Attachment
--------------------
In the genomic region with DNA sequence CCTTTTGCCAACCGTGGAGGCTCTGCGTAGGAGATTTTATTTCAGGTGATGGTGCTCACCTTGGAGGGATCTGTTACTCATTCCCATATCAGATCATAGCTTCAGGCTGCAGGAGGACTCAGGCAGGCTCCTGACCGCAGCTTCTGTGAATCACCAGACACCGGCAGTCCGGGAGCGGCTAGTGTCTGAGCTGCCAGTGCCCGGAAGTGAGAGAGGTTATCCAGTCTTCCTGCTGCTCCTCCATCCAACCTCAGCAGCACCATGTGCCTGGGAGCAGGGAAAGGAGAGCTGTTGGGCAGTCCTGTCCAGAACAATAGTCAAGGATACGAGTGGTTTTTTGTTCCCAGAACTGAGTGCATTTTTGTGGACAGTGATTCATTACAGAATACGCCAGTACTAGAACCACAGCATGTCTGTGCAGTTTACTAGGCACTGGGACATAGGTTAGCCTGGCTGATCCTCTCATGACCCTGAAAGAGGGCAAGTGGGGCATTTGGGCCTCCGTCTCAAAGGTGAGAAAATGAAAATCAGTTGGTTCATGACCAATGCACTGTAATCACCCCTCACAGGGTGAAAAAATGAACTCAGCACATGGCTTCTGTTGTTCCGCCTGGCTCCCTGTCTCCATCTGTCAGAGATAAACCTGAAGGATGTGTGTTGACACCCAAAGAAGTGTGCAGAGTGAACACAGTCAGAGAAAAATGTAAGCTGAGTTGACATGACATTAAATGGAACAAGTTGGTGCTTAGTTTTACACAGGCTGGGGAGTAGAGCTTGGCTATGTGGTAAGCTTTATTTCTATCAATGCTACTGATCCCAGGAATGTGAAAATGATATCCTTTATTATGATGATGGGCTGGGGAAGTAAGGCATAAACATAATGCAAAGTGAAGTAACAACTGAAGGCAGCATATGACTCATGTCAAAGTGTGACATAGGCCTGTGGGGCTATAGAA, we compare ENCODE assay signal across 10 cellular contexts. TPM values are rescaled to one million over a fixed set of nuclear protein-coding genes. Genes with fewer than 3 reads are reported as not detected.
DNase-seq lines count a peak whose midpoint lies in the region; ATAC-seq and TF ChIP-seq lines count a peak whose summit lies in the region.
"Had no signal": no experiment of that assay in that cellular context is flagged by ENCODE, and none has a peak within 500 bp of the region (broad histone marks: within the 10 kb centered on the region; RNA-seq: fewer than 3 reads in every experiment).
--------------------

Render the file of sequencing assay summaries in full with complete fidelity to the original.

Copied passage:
In the genomic region with DNA sequence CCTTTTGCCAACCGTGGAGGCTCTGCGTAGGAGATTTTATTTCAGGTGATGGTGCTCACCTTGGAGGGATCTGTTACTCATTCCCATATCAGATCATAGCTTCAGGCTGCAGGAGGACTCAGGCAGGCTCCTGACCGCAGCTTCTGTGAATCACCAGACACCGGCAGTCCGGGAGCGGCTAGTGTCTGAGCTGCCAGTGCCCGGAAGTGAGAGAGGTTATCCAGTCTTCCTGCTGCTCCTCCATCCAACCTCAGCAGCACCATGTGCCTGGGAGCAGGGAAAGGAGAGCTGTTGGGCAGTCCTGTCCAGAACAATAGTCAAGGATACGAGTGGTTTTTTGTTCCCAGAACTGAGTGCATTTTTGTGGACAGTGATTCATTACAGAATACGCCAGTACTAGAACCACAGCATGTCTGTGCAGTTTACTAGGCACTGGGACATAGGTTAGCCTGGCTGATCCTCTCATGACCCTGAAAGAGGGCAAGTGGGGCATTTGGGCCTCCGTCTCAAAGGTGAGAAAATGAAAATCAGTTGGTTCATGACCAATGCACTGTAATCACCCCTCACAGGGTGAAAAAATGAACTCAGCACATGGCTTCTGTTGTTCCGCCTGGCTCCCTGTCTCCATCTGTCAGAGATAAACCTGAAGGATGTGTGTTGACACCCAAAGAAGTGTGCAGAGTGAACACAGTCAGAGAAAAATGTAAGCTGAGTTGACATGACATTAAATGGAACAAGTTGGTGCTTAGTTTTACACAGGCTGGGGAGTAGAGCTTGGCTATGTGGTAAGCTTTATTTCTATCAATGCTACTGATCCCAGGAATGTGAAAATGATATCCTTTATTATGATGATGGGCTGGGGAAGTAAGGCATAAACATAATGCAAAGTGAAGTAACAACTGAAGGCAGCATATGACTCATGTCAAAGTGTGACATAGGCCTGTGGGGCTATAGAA, we compare ENCODE assay signal across 10 cellular contexts. TPM values are rescaled to one million over a fixed set of nuclear protein-coding genes. Genes with fewer than 3 reads are reported as not detected.
DNase-seq lines count a peak whose midpoint lies in the region; ATAC-seq and TF ChIP-seq lines count a peak whose summit lies in the region.
"Had no signal": no experiment of that assay in that cellular context is flagged by ENCODE, and none has a peak within 500 bp of the region (broad histone marks: within the 10 kb centered on the region; RNA-seq: fewer than 3 reads in every experiment).